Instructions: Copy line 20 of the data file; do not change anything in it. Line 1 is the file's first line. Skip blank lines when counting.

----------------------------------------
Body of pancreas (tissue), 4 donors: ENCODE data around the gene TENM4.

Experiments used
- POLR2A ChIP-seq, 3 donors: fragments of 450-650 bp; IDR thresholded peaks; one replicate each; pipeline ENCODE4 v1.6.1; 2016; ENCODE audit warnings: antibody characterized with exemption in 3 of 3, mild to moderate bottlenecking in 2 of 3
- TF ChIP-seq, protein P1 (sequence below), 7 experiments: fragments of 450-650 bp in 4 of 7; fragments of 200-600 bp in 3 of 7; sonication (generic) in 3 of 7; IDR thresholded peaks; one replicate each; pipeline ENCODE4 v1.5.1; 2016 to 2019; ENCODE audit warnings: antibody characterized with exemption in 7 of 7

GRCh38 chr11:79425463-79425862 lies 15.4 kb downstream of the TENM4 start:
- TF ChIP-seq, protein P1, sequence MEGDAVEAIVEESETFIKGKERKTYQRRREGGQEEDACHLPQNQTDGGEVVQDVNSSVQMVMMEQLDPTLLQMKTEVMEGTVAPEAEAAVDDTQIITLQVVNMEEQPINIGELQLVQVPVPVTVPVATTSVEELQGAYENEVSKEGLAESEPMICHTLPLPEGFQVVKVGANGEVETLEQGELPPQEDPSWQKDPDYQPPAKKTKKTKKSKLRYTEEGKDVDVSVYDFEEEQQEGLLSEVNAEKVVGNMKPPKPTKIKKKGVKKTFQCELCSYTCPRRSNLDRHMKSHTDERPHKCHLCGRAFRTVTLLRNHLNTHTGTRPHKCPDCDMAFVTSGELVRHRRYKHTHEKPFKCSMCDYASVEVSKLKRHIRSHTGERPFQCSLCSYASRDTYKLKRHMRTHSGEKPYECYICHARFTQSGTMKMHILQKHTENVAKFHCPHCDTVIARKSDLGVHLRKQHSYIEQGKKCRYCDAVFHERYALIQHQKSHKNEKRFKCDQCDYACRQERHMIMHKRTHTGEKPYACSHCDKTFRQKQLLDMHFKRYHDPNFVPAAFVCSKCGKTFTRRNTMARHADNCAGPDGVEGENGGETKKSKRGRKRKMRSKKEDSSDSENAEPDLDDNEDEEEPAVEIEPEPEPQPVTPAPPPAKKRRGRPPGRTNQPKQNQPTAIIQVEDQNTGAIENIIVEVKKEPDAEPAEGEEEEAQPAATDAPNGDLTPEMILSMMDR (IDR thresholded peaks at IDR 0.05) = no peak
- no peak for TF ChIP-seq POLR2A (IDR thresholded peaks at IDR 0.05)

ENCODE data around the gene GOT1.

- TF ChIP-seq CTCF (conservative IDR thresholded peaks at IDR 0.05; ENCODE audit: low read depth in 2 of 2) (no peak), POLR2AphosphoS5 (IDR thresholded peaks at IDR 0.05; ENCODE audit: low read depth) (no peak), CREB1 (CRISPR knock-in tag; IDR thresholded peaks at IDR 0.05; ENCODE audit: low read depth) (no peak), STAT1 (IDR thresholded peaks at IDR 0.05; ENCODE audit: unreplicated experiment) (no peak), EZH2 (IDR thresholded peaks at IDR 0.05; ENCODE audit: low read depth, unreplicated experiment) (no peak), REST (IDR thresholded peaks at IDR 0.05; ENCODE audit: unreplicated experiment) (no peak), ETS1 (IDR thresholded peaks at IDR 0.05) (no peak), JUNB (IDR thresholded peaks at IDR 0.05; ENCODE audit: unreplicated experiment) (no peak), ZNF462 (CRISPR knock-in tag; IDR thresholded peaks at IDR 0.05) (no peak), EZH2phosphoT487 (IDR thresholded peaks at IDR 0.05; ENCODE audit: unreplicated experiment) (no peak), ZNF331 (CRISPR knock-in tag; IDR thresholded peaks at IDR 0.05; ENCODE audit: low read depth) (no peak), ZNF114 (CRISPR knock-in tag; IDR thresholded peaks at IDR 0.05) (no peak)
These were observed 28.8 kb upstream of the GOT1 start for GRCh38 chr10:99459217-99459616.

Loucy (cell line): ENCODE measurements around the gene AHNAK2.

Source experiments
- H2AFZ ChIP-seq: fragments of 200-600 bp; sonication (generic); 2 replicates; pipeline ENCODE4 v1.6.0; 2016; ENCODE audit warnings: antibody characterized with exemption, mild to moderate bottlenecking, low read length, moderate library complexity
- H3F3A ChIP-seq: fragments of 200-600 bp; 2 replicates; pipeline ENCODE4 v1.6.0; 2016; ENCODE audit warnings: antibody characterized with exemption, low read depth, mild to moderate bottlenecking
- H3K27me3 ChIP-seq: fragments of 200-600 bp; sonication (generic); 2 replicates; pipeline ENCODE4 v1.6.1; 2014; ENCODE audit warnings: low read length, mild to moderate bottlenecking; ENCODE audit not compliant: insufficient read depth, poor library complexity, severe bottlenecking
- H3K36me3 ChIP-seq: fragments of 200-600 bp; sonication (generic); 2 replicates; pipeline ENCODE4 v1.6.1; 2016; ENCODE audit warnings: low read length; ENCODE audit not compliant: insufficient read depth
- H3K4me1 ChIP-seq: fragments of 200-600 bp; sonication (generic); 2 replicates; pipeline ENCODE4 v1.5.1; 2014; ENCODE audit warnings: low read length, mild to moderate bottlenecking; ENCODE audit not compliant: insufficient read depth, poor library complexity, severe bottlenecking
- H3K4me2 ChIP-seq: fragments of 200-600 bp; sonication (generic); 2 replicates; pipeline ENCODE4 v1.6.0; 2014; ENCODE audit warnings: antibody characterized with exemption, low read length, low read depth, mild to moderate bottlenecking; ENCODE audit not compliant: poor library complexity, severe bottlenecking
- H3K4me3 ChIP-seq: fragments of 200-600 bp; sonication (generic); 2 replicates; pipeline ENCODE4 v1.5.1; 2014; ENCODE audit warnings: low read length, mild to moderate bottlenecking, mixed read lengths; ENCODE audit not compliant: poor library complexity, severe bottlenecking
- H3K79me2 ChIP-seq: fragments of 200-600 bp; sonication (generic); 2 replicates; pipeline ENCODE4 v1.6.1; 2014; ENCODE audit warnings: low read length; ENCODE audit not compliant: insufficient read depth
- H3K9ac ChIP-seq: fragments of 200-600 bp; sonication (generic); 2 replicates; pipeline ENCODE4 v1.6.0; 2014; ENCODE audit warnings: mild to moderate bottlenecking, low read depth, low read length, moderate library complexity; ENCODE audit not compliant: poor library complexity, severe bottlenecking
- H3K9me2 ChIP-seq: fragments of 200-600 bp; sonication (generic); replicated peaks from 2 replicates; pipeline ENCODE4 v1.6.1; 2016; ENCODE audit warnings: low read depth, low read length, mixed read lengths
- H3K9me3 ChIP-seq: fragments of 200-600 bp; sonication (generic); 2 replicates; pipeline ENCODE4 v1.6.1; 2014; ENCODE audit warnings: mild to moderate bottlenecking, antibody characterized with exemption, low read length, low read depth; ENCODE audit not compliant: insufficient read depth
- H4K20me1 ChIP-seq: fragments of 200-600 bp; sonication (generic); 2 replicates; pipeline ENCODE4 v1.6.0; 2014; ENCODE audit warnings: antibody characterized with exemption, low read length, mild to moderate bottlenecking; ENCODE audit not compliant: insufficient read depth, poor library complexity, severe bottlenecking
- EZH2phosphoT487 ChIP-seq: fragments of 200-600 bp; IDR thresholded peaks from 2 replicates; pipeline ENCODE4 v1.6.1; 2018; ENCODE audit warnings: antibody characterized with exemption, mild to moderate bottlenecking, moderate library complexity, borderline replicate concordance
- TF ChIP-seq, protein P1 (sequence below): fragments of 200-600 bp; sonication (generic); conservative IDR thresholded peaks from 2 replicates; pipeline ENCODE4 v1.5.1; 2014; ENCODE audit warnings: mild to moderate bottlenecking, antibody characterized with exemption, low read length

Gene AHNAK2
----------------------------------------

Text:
- H3K79me2 ChIP-seq: fragments of 200-600 bp; sonication (generic); 2 replicates; pipeline ENCODE4 v1.6.1; 2014; ENCODE audit warnings: low read length; ENCODE audit not compliant: insufficient read depth